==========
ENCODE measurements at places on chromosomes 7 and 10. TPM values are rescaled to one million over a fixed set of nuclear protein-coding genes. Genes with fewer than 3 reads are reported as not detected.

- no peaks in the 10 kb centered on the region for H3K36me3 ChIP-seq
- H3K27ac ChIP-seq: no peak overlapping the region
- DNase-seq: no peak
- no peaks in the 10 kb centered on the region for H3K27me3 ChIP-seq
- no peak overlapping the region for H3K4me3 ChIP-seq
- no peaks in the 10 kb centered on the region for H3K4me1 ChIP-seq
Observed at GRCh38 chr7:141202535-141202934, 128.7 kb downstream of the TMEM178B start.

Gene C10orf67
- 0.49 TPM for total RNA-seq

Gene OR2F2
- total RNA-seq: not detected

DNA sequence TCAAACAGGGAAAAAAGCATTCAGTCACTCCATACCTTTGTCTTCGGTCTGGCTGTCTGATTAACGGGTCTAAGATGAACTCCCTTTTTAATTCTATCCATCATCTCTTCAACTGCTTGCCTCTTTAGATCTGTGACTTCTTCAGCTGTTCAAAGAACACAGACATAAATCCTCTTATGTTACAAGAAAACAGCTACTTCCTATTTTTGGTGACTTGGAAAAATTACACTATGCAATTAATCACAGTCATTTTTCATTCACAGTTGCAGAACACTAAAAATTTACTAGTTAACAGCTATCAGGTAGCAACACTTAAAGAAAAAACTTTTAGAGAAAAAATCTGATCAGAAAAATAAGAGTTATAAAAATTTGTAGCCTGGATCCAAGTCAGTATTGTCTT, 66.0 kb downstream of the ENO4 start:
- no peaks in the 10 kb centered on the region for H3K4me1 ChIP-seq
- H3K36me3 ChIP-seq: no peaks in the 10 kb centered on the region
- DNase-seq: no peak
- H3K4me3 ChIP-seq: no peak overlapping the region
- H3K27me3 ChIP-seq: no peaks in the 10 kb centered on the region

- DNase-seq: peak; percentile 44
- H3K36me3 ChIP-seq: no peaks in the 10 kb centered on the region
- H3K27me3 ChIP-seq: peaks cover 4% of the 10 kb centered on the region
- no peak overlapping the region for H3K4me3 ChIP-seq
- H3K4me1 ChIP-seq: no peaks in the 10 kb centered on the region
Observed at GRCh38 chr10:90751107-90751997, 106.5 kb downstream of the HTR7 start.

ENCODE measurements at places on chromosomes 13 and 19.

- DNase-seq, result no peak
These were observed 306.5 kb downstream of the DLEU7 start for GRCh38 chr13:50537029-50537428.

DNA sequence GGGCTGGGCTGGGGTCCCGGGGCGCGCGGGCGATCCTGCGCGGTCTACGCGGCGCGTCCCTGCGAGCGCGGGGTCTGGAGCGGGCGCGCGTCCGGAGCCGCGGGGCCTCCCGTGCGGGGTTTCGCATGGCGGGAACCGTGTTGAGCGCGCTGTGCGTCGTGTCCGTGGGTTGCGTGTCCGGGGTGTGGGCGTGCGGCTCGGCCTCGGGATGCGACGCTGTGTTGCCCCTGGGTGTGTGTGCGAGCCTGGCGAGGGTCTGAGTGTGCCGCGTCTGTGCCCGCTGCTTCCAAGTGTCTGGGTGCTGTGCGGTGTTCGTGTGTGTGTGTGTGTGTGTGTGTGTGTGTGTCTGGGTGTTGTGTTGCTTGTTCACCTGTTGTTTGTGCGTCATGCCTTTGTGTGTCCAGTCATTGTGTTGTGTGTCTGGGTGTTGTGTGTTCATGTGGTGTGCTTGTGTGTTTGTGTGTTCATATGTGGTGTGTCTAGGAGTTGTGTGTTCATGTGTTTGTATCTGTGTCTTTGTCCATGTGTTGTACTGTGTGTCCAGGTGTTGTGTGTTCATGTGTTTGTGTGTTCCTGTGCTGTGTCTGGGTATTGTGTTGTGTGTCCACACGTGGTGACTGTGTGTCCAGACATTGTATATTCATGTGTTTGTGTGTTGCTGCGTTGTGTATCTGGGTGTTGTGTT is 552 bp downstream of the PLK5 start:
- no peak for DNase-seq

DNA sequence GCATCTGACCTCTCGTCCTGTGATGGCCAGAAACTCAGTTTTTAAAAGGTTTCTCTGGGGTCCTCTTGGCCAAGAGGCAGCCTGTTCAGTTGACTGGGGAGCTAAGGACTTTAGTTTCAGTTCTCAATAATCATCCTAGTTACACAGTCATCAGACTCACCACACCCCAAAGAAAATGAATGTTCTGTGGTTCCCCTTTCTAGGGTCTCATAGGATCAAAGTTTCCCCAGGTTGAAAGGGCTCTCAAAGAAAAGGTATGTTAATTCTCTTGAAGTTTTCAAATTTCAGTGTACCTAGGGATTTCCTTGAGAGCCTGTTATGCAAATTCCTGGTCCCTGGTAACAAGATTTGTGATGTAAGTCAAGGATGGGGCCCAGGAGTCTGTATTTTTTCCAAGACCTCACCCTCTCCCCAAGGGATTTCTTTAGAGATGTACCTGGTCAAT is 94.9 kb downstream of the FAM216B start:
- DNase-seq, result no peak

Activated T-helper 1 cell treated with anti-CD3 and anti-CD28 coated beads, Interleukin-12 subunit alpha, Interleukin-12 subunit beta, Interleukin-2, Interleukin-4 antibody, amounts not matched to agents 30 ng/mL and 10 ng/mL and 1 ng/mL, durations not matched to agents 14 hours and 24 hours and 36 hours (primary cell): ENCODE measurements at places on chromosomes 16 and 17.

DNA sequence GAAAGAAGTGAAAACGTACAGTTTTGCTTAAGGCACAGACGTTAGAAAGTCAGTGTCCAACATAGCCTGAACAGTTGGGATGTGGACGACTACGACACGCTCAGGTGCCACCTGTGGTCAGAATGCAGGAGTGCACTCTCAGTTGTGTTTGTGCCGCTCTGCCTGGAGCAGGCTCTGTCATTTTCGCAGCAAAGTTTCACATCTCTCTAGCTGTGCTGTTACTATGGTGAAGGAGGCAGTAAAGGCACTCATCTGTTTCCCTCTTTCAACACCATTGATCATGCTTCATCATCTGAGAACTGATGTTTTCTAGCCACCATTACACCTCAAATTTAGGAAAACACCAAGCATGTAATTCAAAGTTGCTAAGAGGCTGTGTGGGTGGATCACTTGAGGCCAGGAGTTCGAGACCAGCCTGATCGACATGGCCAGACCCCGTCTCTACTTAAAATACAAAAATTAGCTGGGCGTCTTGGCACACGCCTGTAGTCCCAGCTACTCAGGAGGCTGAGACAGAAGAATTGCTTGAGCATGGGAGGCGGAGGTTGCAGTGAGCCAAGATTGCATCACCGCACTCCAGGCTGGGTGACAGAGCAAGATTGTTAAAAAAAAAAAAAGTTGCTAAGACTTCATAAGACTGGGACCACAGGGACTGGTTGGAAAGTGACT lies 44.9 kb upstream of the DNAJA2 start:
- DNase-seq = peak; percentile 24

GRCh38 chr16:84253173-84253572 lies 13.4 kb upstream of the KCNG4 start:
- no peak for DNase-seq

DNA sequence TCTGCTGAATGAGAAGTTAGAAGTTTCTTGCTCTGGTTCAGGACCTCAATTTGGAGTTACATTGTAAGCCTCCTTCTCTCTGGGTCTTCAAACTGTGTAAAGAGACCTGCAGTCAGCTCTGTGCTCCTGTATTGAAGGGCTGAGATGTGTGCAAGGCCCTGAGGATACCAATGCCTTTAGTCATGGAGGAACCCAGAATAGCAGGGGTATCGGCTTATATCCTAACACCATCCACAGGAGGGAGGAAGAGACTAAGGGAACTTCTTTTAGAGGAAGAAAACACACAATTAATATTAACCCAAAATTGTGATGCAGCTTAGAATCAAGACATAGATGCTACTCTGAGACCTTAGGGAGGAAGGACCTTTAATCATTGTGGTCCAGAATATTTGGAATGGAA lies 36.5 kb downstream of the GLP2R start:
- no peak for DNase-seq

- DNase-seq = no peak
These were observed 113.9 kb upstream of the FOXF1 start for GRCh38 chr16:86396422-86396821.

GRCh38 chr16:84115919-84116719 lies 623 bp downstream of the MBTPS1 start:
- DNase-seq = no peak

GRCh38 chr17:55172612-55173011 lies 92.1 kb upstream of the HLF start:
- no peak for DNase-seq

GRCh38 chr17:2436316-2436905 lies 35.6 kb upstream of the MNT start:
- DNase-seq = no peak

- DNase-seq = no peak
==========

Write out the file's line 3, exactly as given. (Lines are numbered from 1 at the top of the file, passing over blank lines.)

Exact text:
- H3K27ac ChIP-seq: no peak overlapping the region